The last piece of advice to to ensure you give her lots of fun toys and encourage her to entertain herself. As example, she has a foraging foot toy and when she is working at it, you are reading a book or doing your own nonscary activity. You work towards building a flock bond. You do not want to be viewed as a mate if you can avoid it, this will only lead to more confusion and frustration for her.

I think my advice was all over the place and sorta general advice, but I tried to give some tips that may help you. Please post more specific details so we can figure out how best to help. Ringnecks are highly intelligent birds who are generally independently minded, they love doing activities with their flock but being a little more hands off will help you build trust, especially in the beginning. Hands off doesn't mean she can't be out of the cage, nor does it mean you aren't spending time with her, it means you aren't physically trying to engage with her all the time and show her that you are just a fun flock mate/ friend who also likes doing activities.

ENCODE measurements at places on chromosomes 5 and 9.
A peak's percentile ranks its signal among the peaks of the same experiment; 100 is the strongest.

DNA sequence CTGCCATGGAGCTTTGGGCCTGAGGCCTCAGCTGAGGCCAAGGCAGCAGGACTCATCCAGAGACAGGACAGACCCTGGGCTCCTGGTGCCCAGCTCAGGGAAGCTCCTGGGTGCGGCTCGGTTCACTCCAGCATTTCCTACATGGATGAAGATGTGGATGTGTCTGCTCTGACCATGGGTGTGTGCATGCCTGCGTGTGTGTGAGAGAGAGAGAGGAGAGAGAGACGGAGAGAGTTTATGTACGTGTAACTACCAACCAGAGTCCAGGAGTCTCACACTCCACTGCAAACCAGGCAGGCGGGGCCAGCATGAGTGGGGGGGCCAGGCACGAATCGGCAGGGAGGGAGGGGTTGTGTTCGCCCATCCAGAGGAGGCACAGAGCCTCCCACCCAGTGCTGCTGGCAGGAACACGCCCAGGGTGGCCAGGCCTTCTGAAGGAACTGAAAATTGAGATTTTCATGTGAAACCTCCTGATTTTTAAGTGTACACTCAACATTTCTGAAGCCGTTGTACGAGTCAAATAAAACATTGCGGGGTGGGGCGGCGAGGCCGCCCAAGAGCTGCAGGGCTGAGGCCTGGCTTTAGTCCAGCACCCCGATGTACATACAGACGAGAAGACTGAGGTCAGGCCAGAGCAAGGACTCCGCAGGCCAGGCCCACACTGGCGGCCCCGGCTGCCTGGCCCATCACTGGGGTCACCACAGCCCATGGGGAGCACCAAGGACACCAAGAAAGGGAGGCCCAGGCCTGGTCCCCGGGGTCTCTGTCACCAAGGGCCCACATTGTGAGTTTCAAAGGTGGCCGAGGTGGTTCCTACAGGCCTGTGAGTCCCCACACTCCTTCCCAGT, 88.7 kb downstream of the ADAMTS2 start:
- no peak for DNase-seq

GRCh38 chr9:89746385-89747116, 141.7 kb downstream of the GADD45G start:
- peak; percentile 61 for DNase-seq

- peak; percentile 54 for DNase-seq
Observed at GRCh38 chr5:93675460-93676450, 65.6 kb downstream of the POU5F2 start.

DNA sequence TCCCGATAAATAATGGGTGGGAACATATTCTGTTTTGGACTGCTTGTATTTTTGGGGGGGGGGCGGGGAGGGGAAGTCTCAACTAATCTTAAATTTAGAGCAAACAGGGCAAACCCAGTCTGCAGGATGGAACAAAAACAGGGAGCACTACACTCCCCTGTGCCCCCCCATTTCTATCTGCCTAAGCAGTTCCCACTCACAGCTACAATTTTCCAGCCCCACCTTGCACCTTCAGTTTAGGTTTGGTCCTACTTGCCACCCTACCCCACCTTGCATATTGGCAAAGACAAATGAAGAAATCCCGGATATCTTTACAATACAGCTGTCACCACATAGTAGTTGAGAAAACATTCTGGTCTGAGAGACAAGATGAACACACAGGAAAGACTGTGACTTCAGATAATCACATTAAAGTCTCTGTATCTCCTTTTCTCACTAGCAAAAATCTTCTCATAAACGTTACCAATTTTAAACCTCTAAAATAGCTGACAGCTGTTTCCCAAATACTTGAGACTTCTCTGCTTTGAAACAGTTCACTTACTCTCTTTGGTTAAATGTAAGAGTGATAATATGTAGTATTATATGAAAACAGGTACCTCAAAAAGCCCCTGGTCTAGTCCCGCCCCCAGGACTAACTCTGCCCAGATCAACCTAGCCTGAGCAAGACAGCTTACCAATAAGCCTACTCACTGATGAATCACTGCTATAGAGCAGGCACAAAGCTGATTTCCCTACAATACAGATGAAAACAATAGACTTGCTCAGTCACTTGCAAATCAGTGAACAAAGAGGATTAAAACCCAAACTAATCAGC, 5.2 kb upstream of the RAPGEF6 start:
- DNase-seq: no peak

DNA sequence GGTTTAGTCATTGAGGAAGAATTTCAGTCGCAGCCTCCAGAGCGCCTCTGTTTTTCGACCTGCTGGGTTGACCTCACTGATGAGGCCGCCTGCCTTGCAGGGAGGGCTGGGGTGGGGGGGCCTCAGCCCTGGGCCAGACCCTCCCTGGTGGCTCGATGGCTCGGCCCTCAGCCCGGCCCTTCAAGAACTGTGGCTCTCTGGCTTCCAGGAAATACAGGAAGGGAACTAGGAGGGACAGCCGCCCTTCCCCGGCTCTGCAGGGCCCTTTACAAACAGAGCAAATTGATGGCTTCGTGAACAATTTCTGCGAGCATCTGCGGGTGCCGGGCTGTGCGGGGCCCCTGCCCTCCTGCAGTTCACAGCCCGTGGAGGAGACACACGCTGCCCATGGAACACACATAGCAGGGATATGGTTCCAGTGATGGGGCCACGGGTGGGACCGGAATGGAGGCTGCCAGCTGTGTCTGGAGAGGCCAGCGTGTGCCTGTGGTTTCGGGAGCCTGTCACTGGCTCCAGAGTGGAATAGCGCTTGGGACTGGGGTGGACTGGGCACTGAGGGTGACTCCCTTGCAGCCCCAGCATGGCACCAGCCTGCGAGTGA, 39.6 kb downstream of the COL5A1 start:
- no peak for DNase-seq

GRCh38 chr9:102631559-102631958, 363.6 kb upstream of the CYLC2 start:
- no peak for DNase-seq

HelpBella

Checking out the neighborhood
Joined
10/23/21
Messages
2
Welcome to the forum.

My first point of advice is to take a step back. If she is biting, that is a behaviour that must be curbed. The best way to do this is to get better at reading her body language and avoid upsetting her to the point of biting.

However when you say nip I want to ensure I have a better understanding of what you mean. Birds do use their beaks to interact with the world. This is especially true for parrots who use their beak to play, climb and test things. It isn't uncommon for a parrot to push a surface with their beak before they step on to it, especially if it is something new. So if she is using her beak in a curious way, this isn't a bad thing. However if she is biting or intentionally causing you pain then it is time to reevaluate.